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Culture

Compassion: Beyond Labels of Conservative and Liberal

Youth Specialties
March 1st, 2010

A little girl worships with her daddy -  2/14/2010 - photo by Adam McLaneA root problem is a liberal snobbishness toward faith-based organizations. Those doing the sneering typically give away far less money than evangelicals. They’re also less likely to spend vacations volunteering at, say, a school or a clinic in Rwanda.

 

If secular liberals can give up some of their snootiness, and if evangelicals can retire some of their sanctimony, then we all might succeed together in making greater progress against common enemies of humanity, like illiteracy, human trafficking and maternal mortality. Nicholas Kristof – New York Times

This Op-Ed piece in this week's New York Times has shocked a lot of people. And for good reason.

Christians have long been maligned for corporate hypocrisy. But not anymore. Just like in ancient times, Christians are once again gaining reknown for taking in orphans, caring for lepers, and feeding the poor.

It's amazing to see this first hand. When I traveled to Haiti a few weeks ago I went with the assumption that “professional aid workers” would have everything organized and that we would feel out of place. Everything in the news media had made it clear that this would be the case. And even our first stop, a field hospital in Jimini, Dominican Republic fed that thought.

But when we actually got to Port-au-Prince we saw just the opposite. It was Christians, mostly the Haitian church itself, who were busy meeting the needs of the public. While NGOs focused their attention on massive tent camps they had erected around the city, local churches did what they could to help people right in their neighborhoods.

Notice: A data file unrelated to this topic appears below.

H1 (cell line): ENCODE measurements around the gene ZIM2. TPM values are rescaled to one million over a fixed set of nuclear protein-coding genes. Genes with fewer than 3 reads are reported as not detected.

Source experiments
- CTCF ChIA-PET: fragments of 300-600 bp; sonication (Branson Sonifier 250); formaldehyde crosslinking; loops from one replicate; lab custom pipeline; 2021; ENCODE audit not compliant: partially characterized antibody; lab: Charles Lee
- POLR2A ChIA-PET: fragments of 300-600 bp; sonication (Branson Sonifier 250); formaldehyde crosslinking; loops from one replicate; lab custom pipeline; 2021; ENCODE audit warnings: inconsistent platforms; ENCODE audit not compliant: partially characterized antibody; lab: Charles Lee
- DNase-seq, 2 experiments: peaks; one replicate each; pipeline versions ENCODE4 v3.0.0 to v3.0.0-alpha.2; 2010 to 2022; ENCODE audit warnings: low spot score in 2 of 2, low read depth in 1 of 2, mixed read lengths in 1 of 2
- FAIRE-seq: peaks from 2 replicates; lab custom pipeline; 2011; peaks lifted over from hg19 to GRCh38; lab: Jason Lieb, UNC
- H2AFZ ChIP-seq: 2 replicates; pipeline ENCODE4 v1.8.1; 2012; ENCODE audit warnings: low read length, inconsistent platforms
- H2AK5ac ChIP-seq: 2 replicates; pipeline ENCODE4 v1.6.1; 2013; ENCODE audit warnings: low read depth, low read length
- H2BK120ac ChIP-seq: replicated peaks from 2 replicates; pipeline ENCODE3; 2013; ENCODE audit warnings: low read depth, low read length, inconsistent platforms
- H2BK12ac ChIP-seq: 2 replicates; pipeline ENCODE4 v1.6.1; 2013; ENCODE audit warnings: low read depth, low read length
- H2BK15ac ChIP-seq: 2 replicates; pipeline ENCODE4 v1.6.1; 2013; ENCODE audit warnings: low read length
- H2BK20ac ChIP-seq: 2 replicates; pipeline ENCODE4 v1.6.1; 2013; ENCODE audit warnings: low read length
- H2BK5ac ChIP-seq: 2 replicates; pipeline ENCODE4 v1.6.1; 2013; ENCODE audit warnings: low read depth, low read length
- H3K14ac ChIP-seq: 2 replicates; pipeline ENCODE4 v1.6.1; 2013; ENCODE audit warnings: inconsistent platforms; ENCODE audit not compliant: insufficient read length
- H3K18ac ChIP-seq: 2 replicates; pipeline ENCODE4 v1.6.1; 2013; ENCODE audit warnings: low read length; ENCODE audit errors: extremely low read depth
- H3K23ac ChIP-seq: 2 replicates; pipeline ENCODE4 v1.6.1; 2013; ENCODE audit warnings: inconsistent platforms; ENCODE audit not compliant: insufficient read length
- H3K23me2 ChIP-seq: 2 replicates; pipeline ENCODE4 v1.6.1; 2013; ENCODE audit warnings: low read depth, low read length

On the ground is a clash in two styles of relief. Large secular NGOs tend to focus their attention on camps they can run. Whereas, large Christian NGOs like World Vision, Compassion International — and small Christian NGOs like missions agencies or even American churches, prefer to work through and empower the local church leadership. Both styles are good and effective. But, in the end, it's ironic that secular liberals and conservative Christians agree that the latter is more desirable than the former when considering the long-term effects of these newer Christian organizations.

What I witnessed on the streets of Port-au-Prince can only be described as spontaneous revival. As the church serves the poor, the poor recognized that the church is the most attractive option. Over and over again we heard testimonies from people to that effect. As the Gospel took action, the Holy Spirit moved in people's hearts. Tens of thousands ran to the cross seeking food and in the process found Christ.

It's my prayer for the American church that we look at the greater good these large Christian aid organizations are doing in Haiti and begin to change the way we serve our communities back home. What would happen if we focused less on building programs, buildings, and our ministry and focused more on bringing Good News to the public by caring for the poor and taking care of orphans? 

Youth Specialties

Disclaimer: The views and opinions expressed in the YS Blog are those of the authors and do not necessarily reflect the opinion or position of YS.

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